This was a very lucky, single snapshot!  I saw the birds flying in and just fired at them –  a single frame with a 400mm telephoto.  I very much like the combination of the pale blues of the early morning light with the whites and pinks of the flamingos. (the details alluded to in this picture are rather small – click onto the picture to see a much larger version, and then use your computer’s Back button to get back into the body of the blog).

OM-2 with 400mm Vivitar telephoto; Agfa CT18 colour slide, rated at 64 ISO.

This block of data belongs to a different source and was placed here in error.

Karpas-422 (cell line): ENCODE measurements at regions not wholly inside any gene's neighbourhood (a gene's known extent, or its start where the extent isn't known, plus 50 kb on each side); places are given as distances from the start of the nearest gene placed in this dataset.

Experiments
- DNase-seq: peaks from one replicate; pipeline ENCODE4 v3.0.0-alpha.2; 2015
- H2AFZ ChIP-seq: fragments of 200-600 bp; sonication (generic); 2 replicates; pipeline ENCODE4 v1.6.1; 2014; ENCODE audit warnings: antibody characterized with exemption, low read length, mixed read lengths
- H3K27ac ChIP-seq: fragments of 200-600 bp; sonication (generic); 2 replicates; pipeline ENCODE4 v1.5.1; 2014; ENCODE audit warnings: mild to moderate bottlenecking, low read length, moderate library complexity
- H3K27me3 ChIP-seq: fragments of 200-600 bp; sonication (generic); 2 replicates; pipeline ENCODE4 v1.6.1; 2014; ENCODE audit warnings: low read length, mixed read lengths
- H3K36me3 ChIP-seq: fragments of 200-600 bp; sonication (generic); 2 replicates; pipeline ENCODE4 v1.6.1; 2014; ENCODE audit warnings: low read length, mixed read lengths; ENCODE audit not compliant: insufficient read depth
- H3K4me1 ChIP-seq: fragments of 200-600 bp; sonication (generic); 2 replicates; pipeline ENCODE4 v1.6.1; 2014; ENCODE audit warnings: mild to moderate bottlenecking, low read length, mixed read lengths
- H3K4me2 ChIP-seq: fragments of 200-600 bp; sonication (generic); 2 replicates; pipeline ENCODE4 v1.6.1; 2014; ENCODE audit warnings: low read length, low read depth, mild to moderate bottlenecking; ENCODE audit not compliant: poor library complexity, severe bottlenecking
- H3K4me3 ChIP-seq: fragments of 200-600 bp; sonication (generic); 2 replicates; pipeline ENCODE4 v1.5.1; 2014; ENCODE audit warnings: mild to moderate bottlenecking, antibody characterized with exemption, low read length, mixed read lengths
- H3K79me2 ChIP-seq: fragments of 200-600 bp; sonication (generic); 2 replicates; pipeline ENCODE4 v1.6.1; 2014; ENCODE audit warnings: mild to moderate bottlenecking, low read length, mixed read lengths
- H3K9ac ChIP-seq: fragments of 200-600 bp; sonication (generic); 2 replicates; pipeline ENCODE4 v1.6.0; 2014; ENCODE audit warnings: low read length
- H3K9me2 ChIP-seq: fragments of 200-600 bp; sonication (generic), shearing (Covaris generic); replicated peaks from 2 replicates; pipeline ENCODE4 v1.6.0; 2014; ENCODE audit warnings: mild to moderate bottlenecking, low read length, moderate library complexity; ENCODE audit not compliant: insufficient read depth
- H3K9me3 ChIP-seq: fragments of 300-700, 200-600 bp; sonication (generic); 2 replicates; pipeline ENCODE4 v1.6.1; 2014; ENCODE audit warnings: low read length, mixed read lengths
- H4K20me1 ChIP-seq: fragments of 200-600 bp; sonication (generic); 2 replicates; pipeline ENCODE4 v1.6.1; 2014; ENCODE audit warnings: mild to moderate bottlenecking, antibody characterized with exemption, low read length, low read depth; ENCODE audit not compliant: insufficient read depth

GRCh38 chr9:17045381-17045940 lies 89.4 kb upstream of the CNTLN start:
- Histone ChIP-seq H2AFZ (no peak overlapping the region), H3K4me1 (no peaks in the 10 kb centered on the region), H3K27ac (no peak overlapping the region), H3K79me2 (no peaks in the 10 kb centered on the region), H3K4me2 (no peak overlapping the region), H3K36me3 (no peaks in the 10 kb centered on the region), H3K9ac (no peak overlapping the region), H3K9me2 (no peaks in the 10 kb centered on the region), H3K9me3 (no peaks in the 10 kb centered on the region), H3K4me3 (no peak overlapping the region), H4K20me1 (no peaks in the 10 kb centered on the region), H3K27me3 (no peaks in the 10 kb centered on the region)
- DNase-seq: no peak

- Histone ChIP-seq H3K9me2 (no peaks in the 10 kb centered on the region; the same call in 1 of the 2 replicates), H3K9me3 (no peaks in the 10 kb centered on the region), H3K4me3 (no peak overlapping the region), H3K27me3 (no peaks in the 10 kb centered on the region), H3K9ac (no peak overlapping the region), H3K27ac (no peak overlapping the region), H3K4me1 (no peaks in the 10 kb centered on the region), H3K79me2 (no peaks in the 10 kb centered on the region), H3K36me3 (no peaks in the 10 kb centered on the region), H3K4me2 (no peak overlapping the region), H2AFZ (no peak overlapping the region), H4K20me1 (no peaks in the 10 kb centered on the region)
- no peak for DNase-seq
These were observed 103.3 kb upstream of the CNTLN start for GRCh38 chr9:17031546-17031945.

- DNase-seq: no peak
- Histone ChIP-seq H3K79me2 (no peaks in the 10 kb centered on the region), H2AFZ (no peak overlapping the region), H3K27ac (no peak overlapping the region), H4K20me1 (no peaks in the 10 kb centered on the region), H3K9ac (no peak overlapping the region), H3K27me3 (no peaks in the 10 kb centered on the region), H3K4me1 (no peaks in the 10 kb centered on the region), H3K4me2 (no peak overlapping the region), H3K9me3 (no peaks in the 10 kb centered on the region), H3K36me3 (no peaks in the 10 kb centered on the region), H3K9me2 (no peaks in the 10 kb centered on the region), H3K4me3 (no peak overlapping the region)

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KENYA (19) – DAWN MISTS AT LAKE NAKURU – MONOCHROME

USE YOUR PC’s F11 KEY TO VIEW THIS BLOG FULLSCREEN.

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Dawn mists rising from Lake Nakuru in central Kenya; Jan 1978. 

The large birds with huge bills in the foreground are White Pelicans.  In the lake behind them are the remains of trees that, flooded by the lake, have been killed by the high concentration of sodium bicarbonate in its waters.  Cormorants  perch on these dead trunks, and there is also a nest of sticks.  Around the bottom of these trees, three flamingos are feeding, heads down in the water.  More pelicans are further out on the lake, fading into the haze.

Vivitar 400mm telephoto on Olympus SLR, mounted on a tripod.